Friday, June 08, 2007

The Power of Integrative Thinking

Roger Martin, Dean of University of Toronto's business school, has a wonderful article in the June issue of Harvard Business Review. He argues that successful leaders are integrative thinkers. By that, he means that they attack problems in the following manner:
  • They examine problems as a whole, with careful consideration of how different parts of a situation fit together, rather than analyzing different elements in isolation.
  • They consider multiple avenues of causation for a problem, as well as possible nonlinear relationships between cause and effect, rather than thinking of terms of simple linear relationships between a single cause and effect.
  • They embrace the tension between opposing ideas, and they use that conflict to generate creative new alternatives, rather than making simple either-or decisions.

In short, Martin argues that successful leaders think holistically and embrace the power of conflict. In my work, I have argued that constructive conflict within a management team leads to better decisions. Martin stresses that successful leaders also have to embrace conflict within their own mind. They must "hold two conflict ideas in constructive, amost dialectic tension." Martin points out that many people find this internal tension uncomfortable, and thus they shy away from it.

While I would agree with Martin in general, I am reminded of the challenges associated with this type of integrative thinking, as described by Karl Weick in a famous 1984 article entitled "Small Wins." Weick argued that large, complex problems can sometimes be cognitively overwhelming. Thus, he argued that decision-makers should break complex problems into parts, and seek a series of "small wins" as a means of generating solutions to complicated issues. Martin explicitly argues against breaking problems into pieces. He says that holistic thinkers view problems as a whole. Here, I disagree slightly with Martin. I think one can approach a problem holistically, yet still follow Weick's advice to seek small wins while working through the organizational decision-making process required to solve the problem. Trying to achieve small wins in attacking a problem does not mean that a leader fails to think about how various elements of a problem fit together.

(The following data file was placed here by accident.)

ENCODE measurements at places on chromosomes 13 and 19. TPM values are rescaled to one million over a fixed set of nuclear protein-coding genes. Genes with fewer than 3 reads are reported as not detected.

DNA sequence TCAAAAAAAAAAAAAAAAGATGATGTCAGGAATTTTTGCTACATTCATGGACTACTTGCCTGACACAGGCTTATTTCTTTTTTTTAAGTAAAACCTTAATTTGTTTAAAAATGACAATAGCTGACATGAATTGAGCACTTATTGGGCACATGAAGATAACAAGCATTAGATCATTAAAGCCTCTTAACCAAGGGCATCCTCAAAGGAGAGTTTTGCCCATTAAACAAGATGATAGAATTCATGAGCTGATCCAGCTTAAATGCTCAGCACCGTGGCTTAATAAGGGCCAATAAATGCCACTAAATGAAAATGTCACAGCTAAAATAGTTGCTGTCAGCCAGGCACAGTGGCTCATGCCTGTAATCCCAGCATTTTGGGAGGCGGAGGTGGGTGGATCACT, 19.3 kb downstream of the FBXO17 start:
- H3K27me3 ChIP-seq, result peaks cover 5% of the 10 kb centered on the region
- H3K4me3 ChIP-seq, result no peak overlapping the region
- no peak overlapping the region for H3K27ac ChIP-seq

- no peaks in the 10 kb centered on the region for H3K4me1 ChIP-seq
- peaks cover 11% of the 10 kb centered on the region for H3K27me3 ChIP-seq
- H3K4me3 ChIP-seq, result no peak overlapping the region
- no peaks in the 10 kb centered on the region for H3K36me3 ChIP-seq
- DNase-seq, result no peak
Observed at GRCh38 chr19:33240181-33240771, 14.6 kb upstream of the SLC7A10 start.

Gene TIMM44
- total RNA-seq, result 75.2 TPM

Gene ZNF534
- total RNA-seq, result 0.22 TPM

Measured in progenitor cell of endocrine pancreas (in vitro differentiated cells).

Phil Stone said...

I recently caught Dr. Martin's article as well and found his conclusions facinating. And then I read the end of the article.

It seems that Dr. Martin had identified a truly unique talent possessed by certain individuals in our society and then discounted it with an aspirational interjection - a hope that we might all one day have opposable minds.

I admit that I am neither a social scientist nor a psycologist and I may be completely wrong in my thinking that an opposable mind can be developed with time and effort. One thing I am very sure of is that I will never be an NBA superstar, no matter how much I practice or desire to be one. With a good coach and my drive to achieve, I may marginally improve my freethrow and perhaps develop better ball control or passing accuracy, but put me up against a godlike superstar like Shaq and the world will instantly know that I am a mere mortal. People with opposable minds just think differently. Their talent isn't better per se, it's just different. Admittedly however, these folks tend to be a little on the quirky side. I work with several and they are definitely unique.

With regard to your retort to Dr. Martin's point regarding breaking problems into pieces, I disagree. People who are blessed with the talent of integrative thinking don't feel a discomfort in their own mind while holding two conflicting ideas in dialectical tension and they don't break problems down. They integrate them. That's the glory of their talent and the very essence of their difference. I think Martin is right on this one. They naturally approach complexity holistically and that's why they often arrive at such creative solutions to the tension they experience between the conflicting ideas. That's what drives these folks. It's energizing to them and they do it flawlessly.

Your suggestion via reference to Weick's article to break complex problems down into smaller parts to minimize the cognitive whelming is an excellent suggestion for instances of "detail" complexity. For issues of "dynamic" complexity of the kind that Martin's article describes, I suggest the decision-maker begin a talent search to find an individual with an opposable mind. And fast.

Graham Douglas said...

Integrative thinking can be learned in a way that ensures the small parts and the connections are, well, integrated.

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